What does 'True Grit's' box-office run mean for its Oscar chances?
In the last two weeks, "True Grit" has defied all box-office expectations. The Coen brothers' PG-13 western has grossed an astounding $86.7 million since it opened on Christmas weekend. It outranked the other new wide release, "Gulliver's Travels," its opening weekend by $18 million and in its sophomore session it lost only 1% of its value after Paramount added 36 theaters to its run.
Costing less than $40 million, the film is on track to outpace "Little Fockers" and "Tron: Legacy" in profitability and may wind up being the most successful holiday release of the season. In its very short run time, the film has already outgrossed the Coens' "No Country for Old Men," becoming the brothers' most commercially successful film of their 20-year-plus career. It's also the pair's highest-rated critical hit of their career.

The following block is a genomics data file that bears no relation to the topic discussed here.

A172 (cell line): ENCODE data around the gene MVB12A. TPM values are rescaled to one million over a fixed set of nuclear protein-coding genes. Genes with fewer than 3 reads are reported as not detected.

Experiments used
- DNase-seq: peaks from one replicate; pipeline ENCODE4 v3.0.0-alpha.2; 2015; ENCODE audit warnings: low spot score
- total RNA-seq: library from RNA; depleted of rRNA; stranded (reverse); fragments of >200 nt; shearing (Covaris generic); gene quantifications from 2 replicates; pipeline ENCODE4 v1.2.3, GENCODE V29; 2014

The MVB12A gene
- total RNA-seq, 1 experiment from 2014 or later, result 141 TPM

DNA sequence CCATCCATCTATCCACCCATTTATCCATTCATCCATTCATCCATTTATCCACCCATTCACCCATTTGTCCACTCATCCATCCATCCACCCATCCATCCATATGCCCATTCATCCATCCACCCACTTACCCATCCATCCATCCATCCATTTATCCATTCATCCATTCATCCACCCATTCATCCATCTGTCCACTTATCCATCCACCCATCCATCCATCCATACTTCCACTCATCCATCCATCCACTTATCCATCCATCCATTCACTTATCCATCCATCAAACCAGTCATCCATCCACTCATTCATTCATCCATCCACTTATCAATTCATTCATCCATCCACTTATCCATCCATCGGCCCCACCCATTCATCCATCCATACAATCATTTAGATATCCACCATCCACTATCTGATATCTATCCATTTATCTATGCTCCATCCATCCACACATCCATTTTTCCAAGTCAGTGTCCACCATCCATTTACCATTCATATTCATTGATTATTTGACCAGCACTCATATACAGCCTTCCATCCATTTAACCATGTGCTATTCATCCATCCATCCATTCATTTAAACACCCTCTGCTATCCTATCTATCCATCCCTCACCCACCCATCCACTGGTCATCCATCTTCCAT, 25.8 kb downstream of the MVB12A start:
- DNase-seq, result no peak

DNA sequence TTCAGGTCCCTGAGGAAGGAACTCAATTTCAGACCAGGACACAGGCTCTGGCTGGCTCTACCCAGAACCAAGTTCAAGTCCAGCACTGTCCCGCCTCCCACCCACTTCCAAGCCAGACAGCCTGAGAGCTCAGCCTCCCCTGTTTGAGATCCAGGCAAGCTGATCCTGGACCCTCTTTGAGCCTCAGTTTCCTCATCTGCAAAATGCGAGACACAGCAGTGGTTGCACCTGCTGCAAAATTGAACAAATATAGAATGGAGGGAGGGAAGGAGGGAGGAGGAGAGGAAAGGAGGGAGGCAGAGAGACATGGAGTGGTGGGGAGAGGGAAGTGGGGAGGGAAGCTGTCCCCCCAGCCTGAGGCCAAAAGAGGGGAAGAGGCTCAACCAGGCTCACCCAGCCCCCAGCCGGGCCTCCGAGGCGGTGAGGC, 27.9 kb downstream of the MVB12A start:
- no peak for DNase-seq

What does all this mean for the film's Oscar chances? Despite the Hollywood Foreign Press Assn. ignoring the movie completely (Paramount submitted it as a comedy and the foreign journalists apparently didn't get the film's humor) most year-end lists have included the Jeff Bridges-and-Matt Damon film. And now with its box-office performance being one of the few bright spots in this dreary holiday moviegoing season, "True Grit" may just get a more serious look from academy voters, beyond the best picture nod it's destined to receive.
Bridges and newcomer Hailee Steinfeld have already been recognized by the Screen Actors Guild for their performances. But perhaps more guild love beginning Tuesday with the writers guild and producers guild noms will tilt the scale in favor of the brothers' first foray into the western.
-- Nicole Sperling
Photo: Hailee Steinfeld and Jeff Bridges in "True Grit." Credit: Lorey Sebastian/Paramount Pictures